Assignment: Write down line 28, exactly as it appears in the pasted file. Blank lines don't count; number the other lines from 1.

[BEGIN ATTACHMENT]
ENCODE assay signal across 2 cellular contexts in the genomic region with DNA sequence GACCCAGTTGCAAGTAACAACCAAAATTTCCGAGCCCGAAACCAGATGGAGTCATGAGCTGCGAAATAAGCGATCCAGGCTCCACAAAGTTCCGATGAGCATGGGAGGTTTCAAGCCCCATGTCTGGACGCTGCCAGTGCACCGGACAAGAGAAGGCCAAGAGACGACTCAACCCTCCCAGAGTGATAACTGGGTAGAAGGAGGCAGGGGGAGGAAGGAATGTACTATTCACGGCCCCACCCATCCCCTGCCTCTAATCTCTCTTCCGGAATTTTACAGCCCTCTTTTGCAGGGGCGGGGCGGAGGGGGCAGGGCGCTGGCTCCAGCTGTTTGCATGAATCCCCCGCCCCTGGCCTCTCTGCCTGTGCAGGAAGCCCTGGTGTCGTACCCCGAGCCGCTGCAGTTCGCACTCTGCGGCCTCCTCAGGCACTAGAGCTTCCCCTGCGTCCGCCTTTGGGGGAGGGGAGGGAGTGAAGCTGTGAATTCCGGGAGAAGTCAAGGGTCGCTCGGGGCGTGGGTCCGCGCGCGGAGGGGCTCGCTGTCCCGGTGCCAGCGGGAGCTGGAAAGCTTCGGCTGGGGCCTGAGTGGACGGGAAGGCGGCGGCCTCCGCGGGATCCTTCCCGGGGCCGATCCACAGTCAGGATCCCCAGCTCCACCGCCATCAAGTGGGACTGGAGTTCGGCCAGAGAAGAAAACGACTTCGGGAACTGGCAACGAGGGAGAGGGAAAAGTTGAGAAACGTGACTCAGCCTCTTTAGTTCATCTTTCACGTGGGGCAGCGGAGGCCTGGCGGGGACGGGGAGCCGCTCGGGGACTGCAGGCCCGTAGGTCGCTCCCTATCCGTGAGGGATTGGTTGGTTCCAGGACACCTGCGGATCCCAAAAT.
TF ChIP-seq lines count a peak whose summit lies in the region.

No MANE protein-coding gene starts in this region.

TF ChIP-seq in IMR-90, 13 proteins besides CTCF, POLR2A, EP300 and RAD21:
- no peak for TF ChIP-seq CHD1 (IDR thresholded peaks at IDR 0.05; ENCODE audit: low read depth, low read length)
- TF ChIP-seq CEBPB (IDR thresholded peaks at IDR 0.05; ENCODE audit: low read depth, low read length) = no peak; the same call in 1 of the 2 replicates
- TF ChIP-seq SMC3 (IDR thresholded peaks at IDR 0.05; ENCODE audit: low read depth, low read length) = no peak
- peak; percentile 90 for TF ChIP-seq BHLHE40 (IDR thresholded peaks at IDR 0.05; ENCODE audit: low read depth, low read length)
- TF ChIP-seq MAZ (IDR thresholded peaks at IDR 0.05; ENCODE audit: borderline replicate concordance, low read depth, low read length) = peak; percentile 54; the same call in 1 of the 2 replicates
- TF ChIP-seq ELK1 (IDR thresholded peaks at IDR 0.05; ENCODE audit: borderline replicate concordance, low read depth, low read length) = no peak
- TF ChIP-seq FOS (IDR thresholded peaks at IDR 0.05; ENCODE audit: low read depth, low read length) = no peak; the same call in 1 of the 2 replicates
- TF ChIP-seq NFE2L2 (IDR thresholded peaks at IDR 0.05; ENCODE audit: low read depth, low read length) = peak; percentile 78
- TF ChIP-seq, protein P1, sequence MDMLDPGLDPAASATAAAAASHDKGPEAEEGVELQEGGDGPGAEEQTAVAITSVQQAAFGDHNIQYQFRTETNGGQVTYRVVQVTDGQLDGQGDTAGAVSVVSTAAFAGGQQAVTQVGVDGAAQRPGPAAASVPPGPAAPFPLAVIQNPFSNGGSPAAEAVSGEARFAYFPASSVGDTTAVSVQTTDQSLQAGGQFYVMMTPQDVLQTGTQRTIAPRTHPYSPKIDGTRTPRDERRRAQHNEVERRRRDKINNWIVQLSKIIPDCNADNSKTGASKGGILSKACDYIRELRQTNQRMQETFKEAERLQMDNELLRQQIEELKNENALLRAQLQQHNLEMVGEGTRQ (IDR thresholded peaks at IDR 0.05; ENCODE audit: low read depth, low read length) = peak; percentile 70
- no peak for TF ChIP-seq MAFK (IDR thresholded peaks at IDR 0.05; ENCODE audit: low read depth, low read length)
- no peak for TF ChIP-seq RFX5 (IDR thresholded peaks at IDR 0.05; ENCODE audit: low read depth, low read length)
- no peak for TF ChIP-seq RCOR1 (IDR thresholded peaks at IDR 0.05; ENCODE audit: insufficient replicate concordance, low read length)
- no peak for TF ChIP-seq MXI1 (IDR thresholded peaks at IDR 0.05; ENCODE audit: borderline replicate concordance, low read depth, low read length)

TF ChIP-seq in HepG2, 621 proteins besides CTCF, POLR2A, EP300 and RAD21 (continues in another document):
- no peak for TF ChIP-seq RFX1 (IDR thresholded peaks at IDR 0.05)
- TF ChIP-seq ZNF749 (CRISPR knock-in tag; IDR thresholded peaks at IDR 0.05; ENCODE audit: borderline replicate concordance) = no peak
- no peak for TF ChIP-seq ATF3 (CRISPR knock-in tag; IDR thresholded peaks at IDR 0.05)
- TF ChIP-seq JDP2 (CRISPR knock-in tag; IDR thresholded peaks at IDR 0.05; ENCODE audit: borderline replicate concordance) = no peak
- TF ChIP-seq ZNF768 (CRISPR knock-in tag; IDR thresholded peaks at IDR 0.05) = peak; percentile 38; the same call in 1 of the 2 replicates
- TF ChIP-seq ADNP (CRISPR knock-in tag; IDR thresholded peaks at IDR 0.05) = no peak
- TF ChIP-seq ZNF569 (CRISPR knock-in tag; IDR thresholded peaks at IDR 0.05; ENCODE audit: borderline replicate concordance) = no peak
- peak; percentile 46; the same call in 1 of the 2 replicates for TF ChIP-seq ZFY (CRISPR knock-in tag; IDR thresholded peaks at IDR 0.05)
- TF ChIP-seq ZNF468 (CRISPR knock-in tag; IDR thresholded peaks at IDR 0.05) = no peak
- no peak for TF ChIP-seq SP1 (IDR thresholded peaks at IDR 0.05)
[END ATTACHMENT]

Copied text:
- no peak for TF ChIP-seq SP1 (IDR thresholded peaks at IDR 0.05)